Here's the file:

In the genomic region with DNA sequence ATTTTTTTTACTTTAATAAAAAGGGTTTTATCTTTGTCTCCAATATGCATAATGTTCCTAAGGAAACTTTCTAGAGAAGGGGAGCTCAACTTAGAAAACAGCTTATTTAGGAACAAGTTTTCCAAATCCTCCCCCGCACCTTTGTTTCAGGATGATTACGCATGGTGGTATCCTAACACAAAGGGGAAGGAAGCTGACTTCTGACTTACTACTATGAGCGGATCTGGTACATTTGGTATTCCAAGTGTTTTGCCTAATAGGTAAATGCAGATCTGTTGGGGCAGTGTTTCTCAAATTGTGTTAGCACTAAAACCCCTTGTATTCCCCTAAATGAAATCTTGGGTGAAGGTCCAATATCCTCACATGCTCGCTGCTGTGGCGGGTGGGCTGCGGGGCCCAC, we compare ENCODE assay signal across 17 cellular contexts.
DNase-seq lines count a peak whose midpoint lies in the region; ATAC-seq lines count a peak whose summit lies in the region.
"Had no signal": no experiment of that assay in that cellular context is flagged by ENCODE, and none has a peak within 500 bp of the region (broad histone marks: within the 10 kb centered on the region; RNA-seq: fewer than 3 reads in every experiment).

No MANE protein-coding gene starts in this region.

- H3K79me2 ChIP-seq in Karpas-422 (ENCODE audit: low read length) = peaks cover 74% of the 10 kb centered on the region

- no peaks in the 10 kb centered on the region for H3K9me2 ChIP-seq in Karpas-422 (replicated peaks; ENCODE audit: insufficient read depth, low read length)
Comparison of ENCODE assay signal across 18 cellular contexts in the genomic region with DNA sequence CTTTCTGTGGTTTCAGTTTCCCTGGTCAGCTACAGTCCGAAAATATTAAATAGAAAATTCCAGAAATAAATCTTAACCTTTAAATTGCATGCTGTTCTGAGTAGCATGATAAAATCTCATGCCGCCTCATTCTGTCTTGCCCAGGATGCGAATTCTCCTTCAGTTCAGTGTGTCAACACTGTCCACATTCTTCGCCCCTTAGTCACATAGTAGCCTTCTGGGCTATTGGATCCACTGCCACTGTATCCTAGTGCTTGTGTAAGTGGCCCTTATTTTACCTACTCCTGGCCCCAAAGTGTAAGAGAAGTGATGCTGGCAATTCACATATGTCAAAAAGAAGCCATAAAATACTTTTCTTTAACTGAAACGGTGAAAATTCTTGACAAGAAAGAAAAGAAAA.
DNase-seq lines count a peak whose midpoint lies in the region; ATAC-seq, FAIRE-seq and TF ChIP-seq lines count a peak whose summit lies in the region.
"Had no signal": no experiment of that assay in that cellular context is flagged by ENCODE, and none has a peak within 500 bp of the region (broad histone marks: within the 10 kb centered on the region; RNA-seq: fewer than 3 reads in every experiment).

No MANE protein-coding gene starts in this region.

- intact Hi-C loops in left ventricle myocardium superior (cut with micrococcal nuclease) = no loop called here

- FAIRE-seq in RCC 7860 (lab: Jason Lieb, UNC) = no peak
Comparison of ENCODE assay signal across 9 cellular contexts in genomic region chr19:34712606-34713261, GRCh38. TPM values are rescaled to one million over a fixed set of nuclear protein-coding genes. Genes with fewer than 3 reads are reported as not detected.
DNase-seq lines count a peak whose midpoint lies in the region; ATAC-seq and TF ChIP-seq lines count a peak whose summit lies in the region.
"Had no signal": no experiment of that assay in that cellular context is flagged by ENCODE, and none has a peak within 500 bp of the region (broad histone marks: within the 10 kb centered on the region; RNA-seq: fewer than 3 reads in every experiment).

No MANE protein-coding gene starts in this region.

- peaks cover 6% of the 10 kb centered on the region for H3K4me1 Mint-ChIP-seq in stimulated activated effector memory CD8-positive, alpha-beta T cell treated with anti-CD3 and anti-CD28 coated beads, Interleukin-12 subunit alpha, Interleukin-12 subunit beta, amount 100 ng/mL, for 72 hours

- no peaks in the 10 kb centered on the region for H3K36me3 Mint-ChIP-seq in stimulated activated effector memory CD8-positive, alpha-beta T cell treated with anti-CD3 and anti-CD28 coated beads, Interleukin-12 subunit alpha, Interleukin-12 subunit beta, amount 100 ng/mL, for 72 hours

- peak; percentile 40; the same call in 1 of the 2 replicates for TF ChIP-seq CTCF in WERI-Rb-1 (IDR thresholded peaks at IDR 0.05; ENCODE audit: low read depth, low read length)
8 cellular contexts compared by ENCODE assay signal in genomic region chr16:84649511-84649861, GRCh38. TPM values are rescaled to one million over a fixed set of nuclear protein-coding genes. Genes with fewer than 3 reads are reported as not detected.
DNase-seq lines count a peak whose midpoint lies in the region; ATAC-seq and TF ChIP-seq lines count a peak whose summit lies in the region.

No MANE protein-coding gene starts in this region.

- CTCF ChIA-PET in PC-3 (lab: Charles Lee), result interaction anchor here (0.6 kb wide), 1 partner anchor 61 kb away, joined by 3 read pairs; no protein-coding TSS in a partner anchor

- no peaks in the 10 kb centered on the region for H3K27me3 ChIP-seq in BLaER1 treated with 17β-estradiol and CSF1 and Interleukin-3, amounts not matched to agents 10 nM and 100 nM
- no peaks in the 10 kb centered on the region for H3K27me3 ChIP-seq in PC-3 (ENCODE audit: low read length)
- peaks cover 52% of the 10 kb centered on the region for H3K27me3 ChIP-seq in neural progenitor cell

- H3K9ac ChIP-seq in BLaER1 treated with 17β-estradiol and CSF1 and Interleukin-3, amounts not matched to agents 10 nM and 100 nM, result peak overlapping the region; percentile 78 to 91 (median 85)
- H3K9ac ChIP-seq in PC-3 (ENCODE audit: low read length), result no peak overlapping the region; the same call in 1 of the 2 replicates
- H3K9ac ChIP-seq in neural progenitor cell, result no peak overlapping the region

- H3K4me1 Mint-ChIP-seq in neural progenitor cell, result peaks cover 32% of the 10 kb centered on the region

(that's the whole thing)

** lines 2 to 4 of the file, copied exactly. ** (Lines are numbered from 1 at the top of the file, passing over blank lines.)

DNase-seq lines count a peak whose midpoint lies in the region; ATAC-seq lines count a peak whose summit lies in the region.
"Had no signal": no experiment of that assay in that cellular context is flagged by ENCODE, and none has a peak within 500 bp of the region (broad histone marks: within the 10 kb centered on the region; RNA-seq: fewer than 3 reads in every experiment).

No MANE protein-coding gene starts in this region.